You can even include the Guardian’s The Counted campaign, monitoring people killed by the police in America. There were over a thousand last year. It’s a brilliant piece of journalism on something outrageous.
These movements are picking up from the Civil Rights Movement after years of right wing drift in America. I say drift, but I mean the determined efforts of the rich to make it so.
Bernie Sanders’ presidential campaign is really interesting as well. It is getting young people really excited. He’s challenging Wall Street and calling for a revolution in political funding.
Hillary Clinton is a dreadful machine politician and a warmonger. Even if Sanders doesn’t beat her—and I expect he won’t—he has pulled her slightly more to the left than she would have liked.
The important thing is that these are grass roots movements and that’s where it counts.
What do you think about the fact that while all sorts of mainstream politicians have accommodated to racist views lots of mobilisations of local people and trade unionists have pushed back the BNP and the EDL?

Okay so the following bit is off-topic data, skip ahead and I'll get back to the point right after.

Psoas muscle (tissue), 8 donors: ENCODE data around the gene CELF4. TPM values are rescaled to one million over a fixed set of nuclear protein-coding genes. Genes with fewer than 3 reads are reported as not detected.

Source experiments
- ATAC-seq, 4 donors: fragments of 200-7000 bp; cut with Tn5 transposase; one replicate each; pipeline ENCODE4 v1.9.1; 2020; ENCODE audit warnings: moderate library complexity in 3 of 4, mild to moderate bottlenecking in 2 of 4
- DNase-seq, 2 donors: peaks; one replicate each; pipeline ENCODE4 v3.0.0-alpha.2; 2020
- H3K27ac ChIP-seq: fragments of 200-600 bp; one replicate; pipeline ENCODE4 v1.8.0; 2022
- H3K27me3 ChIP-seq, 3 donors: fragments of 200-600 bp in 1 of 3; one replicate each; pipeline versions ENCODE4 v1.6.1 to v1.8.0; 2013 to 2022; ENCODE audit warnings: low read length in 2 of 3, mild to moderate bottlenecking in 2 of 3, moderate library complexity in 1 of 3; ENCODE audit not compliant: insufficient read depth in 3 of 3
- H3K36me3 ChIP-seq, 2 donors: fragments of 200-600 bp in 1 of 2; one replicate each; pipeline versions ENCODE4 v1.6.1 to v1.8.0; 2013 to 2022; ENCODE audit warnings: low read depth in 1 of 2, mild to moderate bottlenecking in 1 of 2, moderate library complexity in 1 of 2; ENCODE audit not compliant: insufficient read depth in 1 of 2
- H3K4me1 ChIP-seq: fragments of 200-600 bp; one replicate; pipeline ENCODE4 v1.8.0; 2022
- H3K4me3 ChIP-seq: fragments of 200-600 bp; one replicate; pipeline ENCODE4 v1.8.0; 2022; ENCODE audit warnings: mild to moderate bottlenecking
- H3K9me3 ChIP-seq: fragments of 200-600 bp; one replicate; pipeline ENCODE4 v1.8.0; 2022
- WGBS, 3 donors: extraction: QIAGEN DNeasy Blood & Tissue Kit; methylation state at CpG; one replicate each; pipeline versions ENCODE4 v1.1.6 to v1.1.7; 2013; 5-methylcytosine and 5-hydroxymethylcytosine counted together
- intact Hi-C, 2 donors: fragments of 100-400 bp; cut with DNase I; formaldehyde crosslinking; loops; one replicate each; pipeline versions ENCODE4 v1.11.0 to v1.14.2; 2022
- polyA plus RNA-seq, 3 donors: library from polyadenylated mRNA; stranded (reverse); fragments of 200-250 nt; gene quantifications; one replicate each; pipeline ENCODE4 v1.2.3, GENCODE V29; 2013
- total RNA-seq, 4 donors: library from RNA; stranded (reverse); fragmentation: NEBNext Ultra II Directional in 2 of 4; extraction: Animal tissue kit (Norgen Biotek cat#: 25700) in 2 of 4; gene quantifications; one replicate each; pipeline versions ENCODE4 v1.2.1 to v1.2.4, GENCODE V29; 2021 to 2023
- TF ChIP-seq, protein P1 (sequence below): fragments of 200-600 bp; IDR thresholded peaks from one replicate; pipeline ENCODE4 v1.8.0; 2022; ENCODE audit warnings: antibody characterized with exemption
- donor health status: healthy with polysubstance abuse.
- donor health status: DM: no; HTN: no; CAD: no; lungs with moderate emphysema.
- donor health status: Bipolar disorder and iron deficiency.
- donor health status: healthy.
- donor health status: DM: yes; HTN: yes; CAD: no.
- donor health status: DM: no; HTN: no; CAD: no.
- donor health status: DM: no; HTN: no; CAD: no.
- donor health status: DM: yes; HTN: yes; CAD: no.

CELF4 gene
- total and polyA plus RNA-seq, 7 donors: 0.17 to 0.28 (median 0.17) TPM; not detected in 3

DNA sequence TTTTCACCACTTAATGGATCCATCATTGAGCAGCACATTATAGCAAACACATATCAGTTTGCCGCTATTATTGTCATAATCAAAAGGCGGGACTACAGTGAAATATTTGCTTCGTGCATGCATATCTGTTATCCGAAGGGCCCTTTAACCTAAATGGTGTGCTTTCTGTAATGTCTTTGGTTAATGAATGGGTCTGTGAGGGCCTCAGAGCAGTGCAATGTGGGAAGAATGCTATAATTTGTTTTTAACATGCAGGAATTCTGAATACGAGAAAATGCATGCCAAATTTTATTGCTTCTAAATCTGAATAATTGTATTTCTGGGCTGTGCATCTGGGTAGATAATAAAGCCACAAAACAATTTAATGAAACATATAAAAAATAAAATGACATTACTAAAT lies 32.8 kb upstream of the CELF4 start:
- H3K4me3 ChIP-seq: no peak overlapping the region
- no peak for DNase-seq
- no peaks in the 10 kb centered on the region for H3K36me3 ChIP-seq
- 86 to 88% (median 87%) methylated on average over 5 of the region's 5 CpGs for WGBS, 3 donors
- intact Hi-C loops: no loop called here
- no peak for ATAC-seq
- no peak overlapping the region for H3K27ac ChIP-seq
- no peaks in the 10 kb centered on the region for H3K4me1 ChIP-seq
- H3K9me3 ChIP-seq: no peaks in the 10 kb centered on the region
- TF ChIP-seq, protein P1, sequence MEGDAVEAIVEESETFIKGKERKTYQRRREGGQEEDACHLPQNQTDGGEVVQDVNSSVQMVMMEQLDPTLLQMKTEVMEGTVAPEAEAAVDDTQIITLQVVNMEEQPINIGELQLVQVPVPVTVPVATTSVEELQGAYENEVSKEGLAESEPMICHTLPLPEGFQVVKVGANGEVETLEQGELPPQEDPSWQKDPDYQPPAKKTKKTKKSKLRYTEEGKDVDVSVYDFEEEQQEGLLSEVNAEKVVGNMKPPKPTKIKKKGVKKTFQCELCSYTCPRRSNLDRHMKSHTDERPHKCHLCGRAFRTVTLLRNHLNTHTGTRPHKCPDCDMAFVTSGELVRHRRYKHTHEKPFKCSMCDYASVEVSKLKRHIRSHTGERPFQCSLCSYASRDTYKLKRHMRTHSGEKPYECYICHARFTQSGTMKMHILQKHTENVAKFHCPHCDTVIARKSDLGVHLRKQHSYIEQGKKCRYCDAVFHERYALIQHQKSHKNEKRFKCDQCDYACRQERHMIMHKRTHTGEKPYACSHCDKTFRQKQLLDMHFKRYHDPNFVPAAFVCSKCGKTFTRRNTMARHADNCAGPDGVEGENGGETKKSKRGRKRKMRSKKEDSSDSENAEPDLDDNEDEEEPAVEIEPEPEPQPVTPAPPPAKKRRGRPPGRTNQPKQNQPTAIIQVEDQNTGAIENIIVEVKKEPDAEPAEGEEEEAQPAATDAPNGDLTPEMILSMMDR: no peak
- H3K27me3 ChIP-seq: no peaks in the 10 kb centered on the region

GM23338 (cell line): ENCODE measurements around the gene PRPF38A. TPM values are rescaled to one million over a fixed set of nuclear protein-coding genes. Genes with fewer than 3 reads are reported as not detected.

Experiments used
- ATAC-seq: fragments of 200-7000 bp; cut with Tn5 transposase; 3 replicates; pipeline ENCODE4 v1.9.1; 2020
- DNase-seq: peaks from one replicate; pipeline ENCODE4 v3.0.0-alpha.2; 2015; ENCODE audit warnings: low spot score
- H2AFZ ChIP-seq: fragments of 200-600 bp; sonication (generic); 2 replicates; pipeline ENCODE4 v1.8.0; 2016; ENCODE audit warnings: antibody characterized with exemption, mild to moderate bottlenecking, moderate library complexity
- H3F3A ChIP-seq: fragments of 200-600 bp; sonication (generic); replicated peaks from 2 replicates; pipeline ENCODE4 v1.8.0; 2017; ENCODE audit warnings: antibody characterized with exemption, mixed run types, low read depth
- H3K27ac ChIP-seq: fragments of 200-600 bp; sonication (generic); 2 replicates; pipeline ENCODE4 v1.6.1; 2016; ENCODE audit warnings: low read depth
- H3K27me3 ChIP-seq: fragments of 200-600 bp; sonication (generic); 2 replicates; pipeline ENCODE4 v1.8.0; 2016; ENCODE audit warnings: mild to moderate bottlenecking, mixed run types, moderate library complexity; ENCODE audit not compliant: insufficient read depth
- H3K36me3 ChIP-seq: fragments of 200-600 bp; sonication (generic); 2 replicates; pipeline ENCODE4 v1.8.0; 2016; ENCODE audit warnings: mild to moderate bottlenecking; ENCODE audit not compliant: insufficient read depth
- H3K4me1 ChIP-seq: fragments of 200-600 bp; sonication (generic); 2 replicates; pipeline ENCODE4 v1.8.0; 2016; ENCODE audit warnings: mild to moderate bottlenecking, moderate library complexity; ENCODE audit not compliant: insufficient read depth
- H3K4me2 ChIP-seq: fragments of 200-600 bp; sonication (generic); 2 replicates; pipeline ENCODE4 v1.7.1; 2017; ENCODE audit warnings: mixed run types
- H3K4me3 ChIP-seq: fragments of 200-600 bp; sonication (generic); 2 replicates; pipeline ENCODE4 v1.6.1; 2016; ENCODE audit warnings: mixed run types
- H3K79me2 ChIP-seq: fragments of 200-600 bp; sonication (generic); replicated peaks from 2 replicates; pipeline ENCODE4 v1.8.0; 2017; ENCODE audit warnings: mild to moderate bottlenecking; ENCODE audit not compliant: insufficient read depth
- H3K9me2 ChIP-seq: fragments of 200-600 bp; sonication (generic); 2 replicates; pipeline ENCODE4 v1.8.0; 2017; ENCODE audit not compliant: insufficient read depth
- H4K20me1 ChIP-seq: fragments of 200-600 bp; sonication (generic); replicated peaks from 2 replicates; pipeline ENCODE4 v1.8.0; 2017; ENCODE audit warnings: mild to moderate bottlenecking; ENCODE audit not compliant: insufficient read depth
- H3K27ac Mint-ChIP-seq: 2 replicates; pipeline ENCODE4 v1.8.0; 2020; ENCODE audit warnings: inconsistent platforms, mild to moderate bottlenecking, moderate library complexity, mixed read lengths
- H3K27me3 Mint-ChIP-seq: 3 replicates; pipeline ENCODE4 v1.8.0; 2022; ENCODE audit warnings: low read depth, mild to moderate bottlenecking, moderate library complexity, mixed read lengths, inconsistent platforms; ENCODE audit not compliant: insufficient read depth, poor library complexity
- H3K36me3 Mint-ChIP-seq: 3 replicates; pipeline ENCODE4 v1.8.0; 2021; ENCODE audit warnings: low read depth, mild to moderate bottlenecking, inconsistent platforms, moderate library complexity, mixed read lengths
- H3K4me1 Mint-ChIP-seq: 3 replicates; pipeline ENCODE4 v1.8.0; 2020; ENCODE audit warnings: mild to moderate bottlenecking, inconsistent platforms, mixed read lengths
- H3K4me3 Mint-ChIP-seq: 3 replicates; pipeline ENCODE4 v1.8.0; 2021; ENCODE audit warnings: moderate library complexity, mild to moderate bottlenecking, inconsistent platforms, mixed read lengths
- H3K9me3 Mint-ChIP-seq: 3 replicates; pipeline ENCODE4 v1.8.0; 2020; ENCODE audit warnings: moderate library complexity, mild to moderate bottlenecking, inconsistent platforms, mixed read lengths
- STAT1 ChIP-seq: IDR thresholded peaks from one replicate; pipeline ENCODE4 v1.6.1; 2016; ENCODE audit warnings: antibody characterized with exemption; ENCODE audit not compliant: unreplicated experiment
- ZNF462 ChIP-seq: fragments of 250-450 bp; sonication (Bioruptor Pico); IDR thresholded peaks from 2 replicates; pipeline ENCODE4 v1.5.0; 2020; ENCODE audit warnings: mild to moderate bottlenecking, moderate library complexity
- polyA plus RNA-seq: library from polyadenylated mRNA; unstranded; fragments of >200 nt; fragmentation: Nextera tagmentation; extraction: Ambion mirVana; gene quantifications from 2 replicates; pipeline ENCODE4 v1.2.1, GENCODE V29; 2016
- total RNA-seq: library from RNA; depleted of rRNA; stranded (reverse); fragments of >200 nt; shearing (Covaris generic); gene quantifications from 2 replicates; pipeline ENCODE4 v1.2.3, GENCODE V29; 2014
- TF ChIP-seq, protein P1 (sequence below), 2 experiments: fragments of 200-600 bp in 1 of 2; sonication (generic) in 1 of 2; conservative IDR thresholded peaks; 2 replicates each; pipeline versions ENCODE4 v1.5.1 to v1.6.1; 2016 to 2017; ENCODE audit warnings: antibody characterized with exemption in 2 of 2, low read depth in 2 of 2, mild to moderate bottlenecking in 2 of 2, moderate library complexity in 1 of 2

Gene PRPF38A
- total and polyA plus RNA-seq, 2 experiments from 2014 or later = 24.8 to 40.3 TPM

Mainstream politicians keep ceding ground to racism. The Tories are certainly guilty of it, but so are the Lib Dems, and New Labour has to shoulder some of the burden.
When most people see someone is in trouble they instinctively want to help. It takes quite a lot to convince them not to. That’s why the Daily Mail and the Daily Express drip drip drip day after day reasons why you shouldn’t help.
New Labour thought this was an issue where the Daily Mail could push them around. So they decided to be strong on immigration. Jack Straw and David Blunkett pushed through the nationality act. In its committee stage they even discussed taking away asylum seekers’ possessions. So if an asylum seeker had, say, a gold watch that was worth more than two weeks benefit money they would have to sell it before they could claim benefits.